Star Turn: Chautauqua Storytelling Activities Headed for the Web
October 3, 2007
 
URBANA - It's not too late for your kids to take a star turn on YouTube. Bring them out to Crystal Lake Park for the Urbana Park District's Chautauqua celebration on Wednesday, October 10, from 5:30 to 7 p.m. for family storytelling and video improv activities sponsored by the University of Illinois Family Resiliency Center (FRC).

Similar activities at the FRC this summer gave many area kids a chance to shine on the Web; you can still catch their animated creations at http://youtube.com/user/StoryTellingStudio. Check it out; you won't want to miss the adventures of Fernundias, a furry blue man who eats dirt and rocks, the brainchild of one summer participant.

"We won't be animating Wednesday's storytelling sessions, but the stories will be videotaped and we plan to get them up on YouTube. I think kids will really enjoy participating," said Aaron Ebata, a U of I associate professor of social development.

"Having the opportunity to do this boosts the kids' creativity and gets them excited about expressing themselves," he said.

And, aside from the chance to be a bit famous, a visit to the storytelling studio has other benefits. "Family storytelling is a way to promote literacy and strengthen bonds between family members," said Ebata. "It's also a good way for parents to talk about family history and to illustrate the values that are important to them."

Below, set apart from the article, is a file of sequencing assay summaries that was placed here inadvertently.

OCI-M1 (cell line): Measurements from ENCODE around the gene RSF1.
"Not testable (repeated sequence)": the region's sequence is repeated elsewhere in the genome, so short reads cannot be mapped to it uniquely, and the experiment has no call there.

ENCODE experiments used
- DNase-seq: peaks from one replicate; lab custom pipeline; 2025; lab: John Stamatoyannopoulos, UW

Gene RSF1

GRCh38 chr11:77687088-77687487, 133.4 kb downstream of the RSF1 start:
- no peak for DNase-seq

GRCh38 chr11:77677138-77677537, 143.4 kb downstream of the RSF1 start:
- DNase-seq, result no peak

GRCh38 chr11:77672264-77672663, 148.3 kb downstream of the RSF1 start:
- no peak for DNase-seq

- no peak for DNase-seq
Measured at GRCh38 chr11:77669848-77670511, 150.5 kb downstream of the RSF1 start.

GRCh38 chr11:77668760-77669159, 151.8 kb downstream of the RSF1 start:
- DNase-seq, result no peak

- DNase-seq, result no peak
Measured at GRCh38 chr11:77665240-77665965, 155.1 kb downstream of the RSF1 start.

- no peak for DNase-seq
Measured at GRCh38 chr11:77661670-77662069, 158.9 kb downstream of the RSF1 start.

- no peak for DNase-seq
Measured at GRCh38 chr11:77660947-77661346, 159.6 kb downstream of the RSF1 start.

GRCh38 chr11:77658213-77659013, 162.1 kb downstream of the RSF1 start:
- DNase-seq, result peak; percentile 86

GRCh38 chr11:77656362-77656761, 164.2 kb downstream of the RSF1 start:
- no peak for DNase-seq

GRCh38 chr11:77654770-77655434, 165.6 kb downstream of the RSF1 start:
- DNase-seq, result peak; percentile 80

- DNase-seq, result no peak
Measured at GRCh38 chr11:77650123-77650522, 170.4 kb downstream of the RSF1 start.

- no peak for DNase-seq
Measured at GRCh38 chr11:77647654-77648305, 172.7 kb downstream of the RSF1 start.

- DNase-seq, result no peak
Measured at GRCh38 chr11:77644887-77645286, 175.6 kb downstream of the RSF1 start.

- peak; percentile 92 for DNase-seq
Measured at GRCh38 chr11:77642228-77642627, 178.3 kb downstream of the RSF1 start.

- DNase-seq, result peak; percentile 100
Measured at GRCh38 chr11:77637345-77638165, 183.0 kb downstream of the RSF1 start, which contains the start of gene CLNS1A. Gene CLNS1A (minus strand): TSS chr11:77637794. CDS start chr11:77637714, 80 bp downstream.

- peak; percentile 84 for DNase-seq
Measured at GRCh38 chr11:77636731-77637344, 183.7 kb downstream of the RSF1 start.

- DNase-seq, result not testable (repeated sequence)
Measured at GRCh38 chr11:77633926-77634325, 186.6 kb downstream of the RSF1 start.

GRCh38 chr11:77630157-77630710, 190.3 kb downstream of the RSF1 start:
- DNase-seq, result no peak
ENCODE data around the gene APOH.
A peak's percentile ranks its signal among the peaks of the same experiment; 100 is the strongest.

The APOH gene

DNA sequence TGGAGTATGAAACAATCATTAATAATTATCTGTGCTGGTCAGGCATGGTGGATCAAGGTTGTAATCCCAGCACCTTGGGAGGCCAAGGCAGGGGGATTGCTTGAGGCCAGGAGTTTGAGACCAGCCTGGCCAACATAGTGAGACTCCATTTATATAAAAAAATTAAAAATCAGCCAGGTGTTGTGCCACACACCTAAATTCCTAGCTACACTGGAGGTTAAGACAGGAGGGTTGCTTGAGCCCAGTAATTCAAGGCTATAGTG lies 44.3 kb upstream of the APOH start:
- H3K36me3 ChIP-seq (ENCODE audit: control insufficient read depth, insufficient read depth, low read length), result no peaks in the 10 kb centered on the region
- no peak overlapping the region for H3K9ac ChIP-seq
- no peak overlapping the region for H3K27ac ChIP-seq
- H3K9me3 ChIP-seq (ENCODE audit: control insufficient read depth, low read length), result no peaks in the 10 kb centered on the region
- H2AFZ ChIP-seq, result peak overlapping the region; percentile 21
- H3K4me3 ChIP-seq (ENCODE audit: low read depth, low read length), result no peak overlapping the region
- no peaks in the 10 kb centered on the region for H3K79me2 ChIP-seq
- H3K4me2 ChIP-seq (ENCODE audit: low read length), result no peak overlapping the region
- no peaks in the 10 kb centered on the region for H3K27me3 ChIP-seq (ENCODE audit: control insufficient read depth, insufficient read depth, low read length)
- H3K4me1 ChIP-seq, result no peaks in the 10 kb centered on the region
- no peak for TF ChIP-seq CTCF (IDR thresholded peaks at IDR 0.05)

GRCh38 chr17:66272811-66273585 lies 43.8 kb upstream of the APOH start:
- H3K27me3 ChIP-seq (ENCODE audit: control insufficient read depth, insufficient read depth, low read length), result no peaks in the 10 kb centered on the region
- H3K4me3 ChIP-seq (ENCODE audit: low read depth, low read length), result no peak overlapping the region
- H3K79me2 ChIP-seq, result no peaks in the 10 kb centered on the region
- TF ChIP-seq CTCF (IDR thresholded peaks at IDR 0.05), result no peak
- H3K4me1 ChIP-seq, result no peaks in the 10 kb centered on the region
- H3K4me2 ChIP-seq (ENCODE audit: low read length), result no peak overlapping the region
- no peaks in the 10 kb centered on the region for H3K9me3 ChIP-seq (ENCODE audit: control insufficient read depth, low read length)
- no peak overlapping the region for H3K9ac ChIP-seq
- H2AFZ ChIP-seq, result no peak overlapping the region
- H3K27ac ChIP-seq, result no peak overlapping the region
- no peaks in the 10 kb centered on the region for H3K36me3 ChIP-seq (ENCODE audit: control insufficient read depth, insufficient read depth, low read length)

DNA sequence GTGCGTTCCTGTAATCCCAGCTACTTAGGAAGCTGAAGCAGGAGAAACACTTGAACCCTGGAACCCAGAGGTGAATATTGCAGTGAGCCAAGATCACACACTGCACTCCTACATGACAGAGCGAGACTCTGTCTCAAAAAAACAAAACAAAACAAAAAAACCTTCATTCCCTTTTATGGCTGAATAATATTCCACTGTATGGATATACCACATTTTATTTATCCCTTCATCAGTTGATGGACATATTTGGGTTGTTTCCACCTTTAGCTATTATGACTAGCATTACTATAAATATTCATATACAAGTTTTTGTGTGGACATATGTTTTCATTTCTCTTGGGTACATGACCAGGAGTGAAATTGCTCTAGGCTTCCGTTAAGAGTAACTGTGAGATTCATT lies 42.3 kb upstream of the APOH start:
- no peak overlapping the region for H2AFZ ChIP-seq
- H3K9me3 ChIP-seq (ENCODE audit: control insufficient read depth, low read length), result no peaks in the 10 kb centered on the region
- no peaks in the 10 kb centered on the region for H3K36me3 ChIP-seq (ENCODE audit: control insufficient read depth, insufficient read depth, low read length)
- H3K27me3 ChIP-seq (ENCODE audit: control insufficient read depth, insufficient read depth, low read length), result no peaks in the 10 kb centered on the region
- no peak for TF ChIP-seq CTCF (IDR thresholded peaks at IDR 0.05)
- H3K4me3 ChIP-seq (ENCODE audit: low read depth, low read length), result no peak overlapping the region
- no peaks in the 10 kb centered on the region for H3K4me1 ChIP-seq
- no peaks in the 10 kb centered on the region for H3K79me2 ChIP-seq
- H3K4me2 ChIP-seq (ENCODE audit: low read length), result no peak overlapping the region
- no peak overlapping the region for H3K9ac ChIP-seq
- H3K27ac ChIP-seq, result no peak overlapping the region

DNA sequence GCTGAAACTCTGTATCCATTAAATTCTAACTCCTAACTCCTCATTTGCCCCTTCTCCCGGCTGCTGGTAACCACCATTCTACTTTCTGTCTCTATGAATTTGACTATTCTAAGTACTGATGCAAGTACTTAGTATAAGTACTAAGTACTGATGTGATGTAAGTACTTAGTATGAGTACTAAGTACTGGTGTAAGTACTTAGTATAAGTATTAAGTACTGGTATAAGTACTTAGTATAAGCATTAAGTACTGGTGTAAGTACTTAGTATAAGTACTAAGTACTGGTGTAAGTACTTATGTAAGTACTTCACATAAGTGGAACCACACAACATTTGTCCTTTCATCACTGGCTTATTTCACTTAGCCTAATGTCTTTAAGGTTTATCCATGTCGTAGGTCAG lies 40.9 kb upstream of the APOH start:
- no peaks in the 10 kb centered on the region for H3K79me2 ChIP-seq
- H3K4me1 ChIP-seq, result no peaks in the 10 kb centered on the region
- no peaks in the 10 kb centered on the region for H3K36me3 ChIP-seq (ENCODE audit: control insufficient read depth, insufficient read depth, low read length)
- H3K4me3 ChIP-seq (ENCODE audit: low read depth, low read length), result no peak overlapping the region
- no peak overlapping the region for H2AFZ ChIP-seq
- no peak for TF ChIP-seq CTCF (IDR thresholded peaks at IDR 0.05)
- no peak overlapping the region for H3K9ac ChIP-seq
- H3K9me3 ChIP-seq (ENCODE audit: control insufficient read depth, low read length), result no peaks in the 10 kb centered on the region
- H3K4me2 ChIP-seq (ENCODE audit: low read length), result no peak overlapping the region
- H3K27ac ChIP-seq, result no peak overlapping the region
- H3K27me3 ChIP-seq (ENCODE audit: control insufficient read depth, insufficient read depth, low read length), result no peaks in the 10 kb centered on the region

Andrew Quitmeyer, who helped the kids animate their stories this summer, said storytelling gave the kids a way to express their ideas and feelings.

"The kids had all these crazy, great ideas--just a lot of imagination, but at that age--anywhere from six to twelve--their skills at conveying those ideas were really undeveloped. The stories gave them a way to share what they were thinking and feeling. I think it's important for kids to be able to get their voice and ideas across because at that age they can feel pretty powerless," Quitmeyer said.

In fact, many children cast themselves as heroes in their stories--one boy who was fascinated with weather saved his mother from a tornado in his video.

"And some children may have used their stories to express wishes or work through problems," said Katie Pyle, who worked with Quitmeyer at the summer program. "One girl who didn't have any siblings created some for her story. A pair of twins who were having conflict with an older brother became invisible in their story, snuck up on their brother, and scared him."

But one mother offered a testimonial that particularly warmed the hearts of the studio's staff. "At school last year, my son just froze up and got really nervous when he was asked to write anything. During this activity, the floodgates opened. Creating this story, animating it, and performing in it excited him. When he was plotting his story, it was like he couldn't wait to get words down on paper," she said.

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